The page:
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ROBIN ABCARIAN

Pugs Among Greyhounds Snarl at Fashion Plates

March 21, 1993|ROBIN ABCARIAN

I was going along, happily eating everything in sight, when Twiggy happened. I was 21 and nice and round and suddenly thinness was all anybody talked about. Thin is beautiful. You can never be too thin. Look like a boy and everyone will love you.

--Actress in the movie "Eating"

*

I have bad news and good news.

The bad news is . . . the Twiggy look is back. Open any fashion magazine, and the model of the moment is a string bean with a flat chest.

The good news is . . . you can ignore her, because the clothes she is wearing are hideous and the fad is bound to pass.

Still, just the fact that a woman who looks like she should be hospitalized for anorexia is being touted as having the look is enough to make anyone who wears a two-digit size run screaming toward a case of Girl Scouts cookies.

What we're witnessing is just another in a long series of the fashion industry's time-honored insults against women.

People often wonder why women are so weight-obsessed. There is no simple answer, but this I know: The vision of fashion designers, fashion editors and modeling agents has a lot to do with it. They are the image mongers and if they choose, they could go a long way toward putting a stop to the tyranny of the female figure.

But they won't, because consumerism is driven by fantasy. Boring doesn't sell. Average doesn't sell. Fantasy sells.

For the sake of my infant daughter, and the pain I know she will face as an adolescent, I wish I could wave a wand and make the matter of weight irrelevant.

Doesn't everyone?

*

There was a time when I took fashion very seriously. This was in the mid-'80s; I was a fashion editor. This period corresponded--not by coincidence--with my enrollment in several different Weight Watchers groups and an obsession with size. I tried to convince myself that "nothing tastes as good as being thin feels," (the WW mantra), but that one always stuck in my throat.

When I began covering fashion, the "ideal" body type was undergoing one of its inevitable cyclical changes. The long, thin limbs of Jerry Hall were giving way to the curves and muscles of Cindy Crawford and Elle MacPherson.

At first, this sounded like great news. What a sham. It soon became clear that, in fashion, a radical aesthetic shift involves the leap from Size 6 to Size 8, preferably on a 5-foot, 10-inch frame. Poor me. No matter how I starved myself, I would always be four inches short of perfection.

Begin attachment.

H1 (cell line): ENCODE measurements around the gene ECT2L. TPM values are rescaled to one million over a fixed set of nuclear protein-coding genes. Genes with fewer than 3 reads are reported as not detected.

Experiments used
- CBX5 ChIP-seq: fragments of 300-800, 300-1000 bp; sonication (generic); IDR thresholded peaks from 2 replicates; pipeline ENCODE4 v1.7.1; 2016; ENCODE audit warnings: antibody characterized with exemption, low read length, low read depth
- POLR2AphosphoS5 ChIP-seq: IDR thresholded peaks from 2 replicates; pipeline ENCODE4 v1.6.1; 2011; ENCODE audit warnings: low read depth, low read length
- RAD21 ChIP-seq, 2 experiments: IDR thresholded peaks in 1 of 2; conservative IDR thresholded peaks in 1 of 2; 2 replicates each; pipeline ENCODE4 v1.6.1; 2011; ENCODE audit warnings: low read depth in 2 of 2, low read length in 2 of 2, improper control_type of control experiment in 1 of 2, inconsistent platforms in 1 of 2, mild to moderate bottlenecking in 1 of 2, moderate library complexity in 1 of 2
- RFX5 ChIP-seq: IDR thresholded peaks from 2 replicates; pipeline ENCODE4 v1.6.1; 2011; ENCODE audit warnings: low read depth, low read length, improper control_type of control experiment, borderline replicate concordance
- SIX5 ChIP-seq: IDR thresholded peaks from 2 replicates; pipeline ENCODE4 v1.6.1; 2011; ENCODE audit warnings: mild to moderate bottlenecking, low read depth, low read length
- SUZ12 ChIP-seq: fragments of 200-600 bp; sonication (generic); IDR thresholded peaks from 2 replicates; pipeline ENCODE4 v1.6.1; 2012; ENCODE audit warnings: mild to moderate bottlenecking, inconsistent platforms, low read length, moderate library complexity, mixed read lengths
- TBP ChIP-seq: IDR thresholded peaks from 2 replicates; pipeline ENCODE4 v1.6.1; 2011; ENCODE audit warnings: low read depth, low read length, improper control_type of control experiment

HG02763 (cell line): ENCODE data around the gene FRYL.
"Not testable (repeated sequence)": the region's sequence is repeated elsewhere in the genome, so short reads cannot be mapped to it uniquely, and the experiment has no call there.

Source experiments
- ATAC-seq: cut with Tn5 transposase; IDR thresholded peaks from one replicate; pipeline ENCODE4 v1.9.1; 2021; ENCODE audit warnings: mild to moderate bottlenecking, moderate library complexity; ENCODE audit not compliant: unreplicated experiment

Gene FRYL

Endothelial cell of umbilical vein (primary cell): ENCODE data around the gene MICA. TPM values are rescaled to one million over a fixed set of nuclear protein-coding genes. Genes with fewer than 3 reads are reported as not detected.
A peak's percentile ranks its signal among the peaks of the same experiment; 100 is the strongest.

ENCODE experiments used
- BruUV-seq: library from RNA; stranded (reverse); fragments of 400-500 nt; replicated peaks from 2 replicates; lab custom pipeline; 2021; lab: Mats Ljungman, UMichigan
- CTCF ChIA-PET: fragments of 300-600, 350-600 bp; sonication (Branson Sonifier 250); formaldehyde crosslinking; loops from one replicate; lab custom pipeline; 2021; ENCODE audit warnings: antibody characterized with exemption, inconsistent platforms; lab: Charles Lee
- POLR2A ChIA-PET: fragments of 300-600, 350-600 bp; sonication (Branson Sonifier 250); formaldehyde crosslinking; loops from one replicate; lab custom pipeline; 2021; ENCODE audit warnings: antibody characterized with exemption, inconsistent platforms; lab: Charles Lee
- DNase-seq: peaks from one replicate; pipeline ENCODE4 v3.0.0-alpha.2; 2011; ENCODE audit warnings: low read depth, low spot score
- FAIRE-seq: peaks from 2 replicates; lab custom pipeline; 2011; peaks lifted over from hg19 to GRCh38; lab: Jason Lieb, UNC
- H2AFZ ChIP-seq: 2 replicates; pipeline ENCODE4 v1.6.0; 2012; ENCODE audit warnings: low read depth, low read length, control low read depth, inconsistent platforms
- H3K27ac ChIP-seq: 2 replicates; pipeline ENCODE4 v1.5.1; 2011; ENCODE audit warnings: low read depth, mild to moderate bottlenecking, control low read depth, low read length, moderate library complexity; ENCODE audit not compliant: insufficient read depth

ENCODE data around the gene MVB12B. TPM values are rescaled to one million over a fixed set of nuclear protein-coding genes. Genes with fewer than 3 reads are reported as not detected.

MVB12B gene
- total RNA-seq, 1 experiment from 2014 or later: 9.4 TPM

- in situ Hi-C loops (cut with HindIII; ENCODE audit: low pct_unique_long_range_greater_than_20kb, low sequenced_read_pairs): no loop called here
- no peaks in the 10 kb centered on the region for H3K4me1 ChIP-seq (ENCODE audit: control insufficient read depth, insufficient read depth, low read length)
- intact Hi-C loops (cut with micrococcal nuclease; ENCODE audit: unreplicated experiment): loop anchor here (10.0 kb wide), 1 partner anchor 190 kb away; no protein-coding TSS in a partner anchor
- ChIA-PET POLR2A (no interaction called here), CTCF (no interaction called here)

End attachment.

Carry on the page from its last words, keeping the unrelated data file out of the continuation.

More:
During that time, my worst ugly attacks and unhealthy eating patterns coincided with fashion collection season, when I'd find myself in crowded elevators with models after runway shows in New York and Europe. Surrounded by tall, lithe young things, I felt like a pug among greyhounds. Not that there's anything wrong with pugs, mind you . . . but a certain comparison is inevitable.

As it turns out, the effortlessly beautiful model is one of the biggest myths of the fashion business. Many have horrible problems with food. And they always seem to be smoking instead of eating. Models-with-eating-disorders, in fact, has been a popular subject in magazines and on television talk shows lately. One story recently featured a trio of top models who told harrowing stories about not eating for days or fainting from hunger during shoots.

Should we feel sorry for them? Tough question. I reserve my pity for the rest of us. After all, models are well-paid for their sacrifices. We pugs suffer for free.

*

Because of the extraordinary pressures on women to be thin, the issue of food is transcendent. We talk about it in terms generally reserved for discussions of morality.

In a wonderful essay about her weight and relationship to food, Harper's contributing editor Sallie Tisdale writes in this month's issue: "I would weigh myself with foreboding, and my weight would determine how went the rest of my day, my week, my life . . . A lot of my misery over my weight wasn't about how I looked at all. I was miserable because I believed I was bad, not my body." Nearly every woman I know talks about herself this way.

Tisdale is a soul sister of the women in Henry Jaglom's 1992 movie "Eating," due out on video next month. It's a wrenching, honest look at the insane relationship between women and food.

In mock-documentary style, 38 women attending an all-day birthday party tell the camera about their hang-ups with food. Their stories are based on journals Jaglom asked the actresses to keep in the months before shooting began. The thinner and prettier the woman, the more weird the story.

"I'm never going to ever be able to be like normal people with food," says one lovely actress, her eyes welling with tears. "I mean, I'm always going to be at the mercy of it. And it's a very, very scary feeling. And I hate it."

*

Maybe women wouldn't be so pained if the desire to be thin were internally driven. But it's a standard imposed externally, and the social price paid by those who can't conform is high indeed.

Hostility toward fat people, especially women, is an accepted--even celebrated--part of the popular culture.

Several years ago, you couldn't drive along Pacific Coast Highway in Malibu without seeing "No fat chicks" spray-painted on walls. At the time, I chalked it up to a less mature aspect of the surfer personality. But now when I think about it, it seems universal, an explicit expression of the same rude demands made on women everywhere: "You can't be too thin."

This is why it sometimes seems the world is divided into two kinds of people. Those who are obsessed with food. And men.

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